Jeff Thomson : biography

16 August 1950 -

Taking a relatively short run up to the crease, Thomson generated his pace with a slinging-style bowling action, clearly influenced by his former competitive javelin throwing, that began to accelerate the ball from lower than usual. He did not put a lot of work on the ball with his fingers, so he did not seam or swing the ball much and he adopted an uncomplicated approach to his work. He once described his bowling as, "I just roll up and go whang".. Retrieved 20 September 2007. Although he regularly bowled the bouncer, it was his ability to make the ball rise sharply from a length that earned him many wickets. The hard Australian pitches suited his style as he relied on bounce rather than movement to take wickets. John Benaud describes facing Thomson in a Sydney grade match:

So Thommo begins - the high stepping gait of a thoroughbred, bowling hand bobbing at waist level and the ball visible. It is conventional and comforting because facing a strange bowler for the first time invariably generates edginess. Then, in the split second before delivery, at gather, Thommo drags one leg behind the other in a sort of Swan Lake crossover, sways back and hides the ball behind his right knee - unconventional and very unsettling.

Forming an intimidating bowling partnership with Dennis Lillee, Thomson captured 33 wickets in the series and looked to set to beat Arthur Mailey's record of 36 Test wickets in an Australian season. However, he injured his shoulder playing a social tennis match during the rest day of the fifth Test at Adelaide and missed the rest of the summer. Australia's eventual winning margin was 4–1.

He was less at home on the slower wickets of England on the tour that followed and took only four wickets in five matches during the inaugural World Cup. In the subsequent four-Test series, he snared 16 wickets at 28.56. In the first Test at Edgbaston, he hit 49 from 67 balls and bagged 5/38 in England's second innings as Australia claimed the only decisive result of the series, which enabled them to retain the Ashes. At this time, Thomson hired a manager, David Lord, who negotiated a contract with the Brisbane radio station 4IP, reputedly worth A$63,000 per year for ten years. In the 1975–76 series against the West Indies, he took 29 wickets in the six Tests. He conceded a lot of runs but often induced the West Indies batsmen to play injudicious shots. Wisden thought his bowling had improved from the previous Australian season.. Retrieved 20 September 2007.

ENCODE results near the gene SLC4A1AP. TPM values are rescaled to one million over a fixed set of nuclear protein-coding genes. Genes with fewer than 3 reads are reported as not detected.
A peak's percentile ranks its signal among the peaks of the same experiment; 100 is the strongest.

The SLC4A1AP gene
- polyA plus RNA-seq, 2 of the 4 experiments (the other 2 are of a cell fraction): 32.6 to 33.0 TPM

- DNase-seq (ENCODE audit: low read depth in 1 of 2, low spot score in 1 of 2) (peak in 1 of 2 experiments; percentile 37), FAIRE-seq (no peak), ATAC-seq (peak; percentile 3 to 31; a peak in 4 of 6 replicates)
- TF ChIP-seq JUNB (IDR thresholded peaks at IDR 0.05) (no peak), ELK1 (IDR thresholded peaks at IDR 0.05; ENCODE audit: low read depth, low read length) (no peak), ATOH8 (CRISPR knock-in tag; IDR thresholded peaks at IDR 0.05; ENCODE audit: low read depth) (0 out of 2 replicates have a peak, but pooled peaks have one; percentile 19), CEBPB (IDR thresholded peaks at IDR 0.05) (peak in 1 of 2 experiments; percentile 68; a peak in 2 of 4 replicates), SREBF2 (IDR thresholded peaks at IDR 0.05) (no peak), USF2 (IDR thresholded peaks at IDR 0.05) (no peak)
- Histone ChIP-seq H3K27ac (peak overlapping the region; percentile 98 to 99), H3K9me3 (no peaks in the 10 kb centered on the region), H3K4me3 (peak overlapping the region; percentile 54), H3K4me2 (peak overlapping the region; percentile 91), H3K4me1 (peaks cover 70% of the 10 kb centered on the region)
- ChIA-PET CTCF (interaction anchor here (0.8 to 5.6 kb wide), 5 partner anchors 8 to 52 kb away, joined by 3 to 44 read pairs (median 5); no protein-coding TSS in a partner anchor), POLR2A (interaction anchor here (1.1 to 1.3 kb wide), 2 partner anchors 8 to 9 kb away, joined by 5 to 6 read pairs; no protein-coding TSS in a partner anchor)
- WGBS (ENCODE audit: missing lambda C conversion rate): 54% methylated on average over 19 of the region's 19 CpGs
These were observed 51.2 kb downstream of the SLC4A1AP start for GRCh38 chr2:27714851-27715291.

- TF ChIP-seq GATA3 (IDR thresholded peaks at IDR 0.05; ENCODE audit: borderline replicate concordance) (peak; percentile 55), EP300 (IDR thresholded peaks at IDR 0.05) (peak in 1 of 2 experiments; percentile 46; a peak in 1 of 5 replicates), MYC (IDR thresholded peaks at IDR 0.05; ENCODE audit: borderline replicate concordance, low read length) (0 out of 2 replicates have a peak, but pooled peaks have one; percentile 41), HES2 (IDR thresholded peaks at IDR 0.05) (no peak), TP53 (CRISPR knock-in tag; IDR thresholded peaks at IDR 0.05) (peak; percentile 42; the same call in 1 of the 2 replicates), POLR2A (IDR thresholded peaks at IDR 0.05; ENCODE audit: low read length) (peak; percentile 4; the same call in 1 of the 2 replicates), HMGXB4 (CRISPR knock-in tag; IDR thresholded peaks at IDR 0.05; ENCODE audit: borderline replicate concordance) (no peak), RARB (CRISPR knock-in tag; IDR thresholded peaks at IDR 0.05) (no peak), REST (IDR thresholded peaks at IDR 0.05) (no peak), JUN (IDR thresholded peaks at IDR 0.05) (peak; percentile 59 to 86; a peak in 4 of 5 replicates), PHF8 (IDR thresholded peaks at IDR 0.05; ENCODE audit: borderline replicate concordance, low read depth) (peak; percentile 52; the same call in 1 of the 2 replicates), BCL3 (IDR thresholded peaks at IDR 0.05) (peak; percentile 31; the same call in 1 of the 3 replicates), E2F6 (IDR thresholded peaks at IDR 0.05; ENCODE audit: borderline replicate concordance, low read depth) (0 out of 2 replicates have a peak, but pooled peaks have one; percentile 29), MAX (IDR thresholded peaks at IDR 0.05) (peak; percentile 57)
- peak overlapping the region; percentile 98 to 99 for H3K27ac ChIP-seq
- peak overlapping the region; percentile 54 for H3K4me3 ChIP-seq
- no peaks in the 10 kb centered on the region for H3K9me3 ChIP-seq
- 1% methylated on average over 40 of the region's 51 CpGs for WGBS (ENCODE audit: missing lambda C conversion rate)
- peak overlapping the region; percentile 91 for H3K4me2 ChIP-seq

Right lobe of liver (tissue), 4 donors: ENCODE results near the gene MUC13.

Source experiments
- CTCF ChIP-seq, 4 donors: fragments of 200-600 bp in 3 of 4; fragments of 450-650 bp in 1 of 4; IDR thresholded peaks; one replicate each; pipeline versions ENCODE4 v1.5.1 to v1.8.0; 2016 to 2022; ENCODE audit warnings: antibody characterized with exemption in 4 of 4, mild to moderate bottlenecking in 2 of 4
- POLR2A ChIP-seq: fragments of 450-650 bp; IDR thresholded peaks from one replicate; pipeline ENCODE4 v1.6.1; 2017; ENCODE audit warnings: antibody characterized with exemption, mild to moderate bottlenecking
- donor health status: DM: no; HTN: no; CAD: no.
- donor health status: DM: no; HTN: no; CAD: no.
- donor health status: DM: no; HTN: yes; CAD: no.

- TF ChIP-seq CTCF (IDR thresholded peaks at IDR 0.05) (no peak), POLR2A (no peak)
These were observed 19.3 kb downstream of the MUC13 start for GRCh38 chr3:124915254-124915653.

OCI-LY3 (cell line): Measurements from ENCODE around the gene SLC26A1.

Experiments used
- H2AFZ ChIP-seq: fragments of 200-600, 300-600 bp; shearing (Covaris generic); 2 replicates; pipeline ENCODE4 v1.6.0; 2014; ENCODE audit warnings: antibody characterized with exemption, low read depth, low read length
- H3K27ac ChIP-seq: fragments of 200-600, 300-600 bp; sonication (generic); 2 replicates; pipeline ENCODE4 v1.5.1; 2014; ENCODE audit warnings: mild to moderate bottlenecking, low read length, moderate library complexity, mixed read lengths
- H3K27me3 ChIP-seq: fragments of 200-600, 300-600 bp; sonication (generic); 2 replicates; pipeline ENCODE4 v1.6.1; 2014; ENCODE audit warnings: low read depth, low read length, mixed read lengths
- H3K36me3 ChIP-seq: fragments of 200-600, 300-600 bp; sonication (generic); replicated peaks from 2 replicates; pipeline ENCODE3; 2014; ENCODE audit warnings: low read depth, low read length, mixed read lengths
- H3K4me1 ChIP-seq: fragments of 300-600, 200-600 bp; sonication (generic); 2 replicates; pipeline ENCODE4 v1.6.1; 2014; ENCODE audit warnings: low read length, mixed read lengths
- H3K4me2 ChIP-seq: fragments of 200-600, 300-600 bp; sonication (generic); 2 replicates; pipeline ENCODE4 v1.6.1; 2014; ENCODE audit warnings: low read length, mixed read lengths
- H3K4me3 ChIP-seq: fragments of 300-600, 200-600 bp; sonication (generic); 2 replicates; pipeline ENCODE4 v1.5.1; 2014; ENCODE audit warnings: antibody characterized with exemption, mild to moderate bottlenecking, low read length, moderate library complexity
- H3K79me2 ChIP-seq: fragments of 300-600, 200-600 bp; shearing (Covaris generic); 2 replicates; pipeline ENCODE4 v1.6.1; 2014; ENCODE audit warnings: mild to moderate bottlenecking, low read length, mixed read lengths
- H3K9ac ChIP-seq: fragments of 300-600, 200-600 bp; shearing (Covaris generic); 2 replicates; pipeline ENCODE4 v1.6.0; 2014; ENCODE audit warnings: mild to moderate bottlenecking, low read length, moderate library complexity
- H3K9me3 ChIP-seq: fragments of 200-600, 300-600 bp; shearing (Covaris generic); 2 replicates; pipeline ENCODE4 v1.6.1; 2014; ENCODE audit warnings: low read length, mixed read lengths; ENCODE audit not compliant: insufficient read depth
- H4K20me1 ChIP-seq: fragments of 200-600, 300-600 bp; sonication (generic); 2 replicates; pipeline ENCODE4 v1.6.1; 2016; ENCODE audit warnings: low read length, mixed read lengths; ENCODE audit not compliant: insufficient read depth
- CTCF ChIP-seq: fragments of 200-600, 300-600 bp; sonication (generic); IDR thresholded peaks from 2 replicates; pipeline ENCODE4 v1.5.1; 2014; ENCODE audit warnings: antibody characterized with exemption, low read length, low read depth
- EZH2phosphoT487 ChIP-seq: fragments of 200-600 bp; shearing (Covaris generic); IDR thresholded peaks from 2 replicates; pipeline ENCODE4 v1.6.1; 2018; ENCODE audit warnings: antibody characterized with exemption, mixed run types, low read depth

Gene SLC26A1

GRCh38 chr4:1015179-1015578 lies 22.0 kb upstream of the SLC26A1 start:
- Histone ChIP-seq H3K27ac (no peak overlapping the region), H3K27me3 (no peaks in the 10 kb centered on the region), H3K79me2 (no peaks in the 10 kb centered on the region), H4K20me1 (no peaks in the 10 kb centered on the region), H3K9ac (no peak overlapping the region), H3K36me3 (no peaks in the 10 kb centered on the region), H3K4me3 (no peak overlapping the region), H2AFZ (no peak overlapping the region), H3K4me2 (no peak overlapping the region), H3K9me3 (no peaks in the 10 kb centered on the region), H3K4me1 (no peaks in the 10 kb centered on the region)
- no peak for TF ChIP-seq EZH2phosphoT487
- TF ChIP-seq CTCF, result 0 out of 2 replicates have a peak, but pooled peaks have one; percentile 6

A severe injury resulted from an on-field collision with teammate Alan Turner as they both attempted a catch in the first Test match against Pakistan at Adelaide on Christmas Eve, 1976. A dislocation of his right collarbone forced him to miss the remainder of the season.. Retrieved 20 September 2007. Although he returned to Test cricket during the 1977 Ashes series in England, he was never as consistently fast again. Lillee missed the tour because of back problems, and Thomson responded as the spearhead of the attack by taking 23 wickets at 25.34 average. However, Australia's performance was hampered by the revelation that most of the team had signed to play World Series Cricket (WSC) in opposition to official cricket.

World Series Cricket

Thomson's relationship with WSC was complex. He did not hesitate to sign on, but his manager pointed out that his contract with 4IP required him to be available for Queensland. Lord extricated him from the WSC contract (along with the West Indian Alvin Kallicharan), prompting Kerry Packer to obtain an injunction preventing Lord (or any other third party) from inducing players to break their WSC agreements.

In the rebuilt Australian Test team of 1977–78, Thomson was the senior player after the recalled veteran, captain Bob Simpson. In the first Test against India at Brisbane, Thomson contributed seven wickets and 41 not out towards an Australian victory. During the second Test at Perth, he claimed six wickets and finished the series with 22 wickets at an average of 23.45. Australia had a narrow 3–2 win that helped the ACB maintain its optimism that it could win the war with WSC.

Living octopus

Living octopus

In countries which are located near sea coasts, sea food is an important part of national cuisine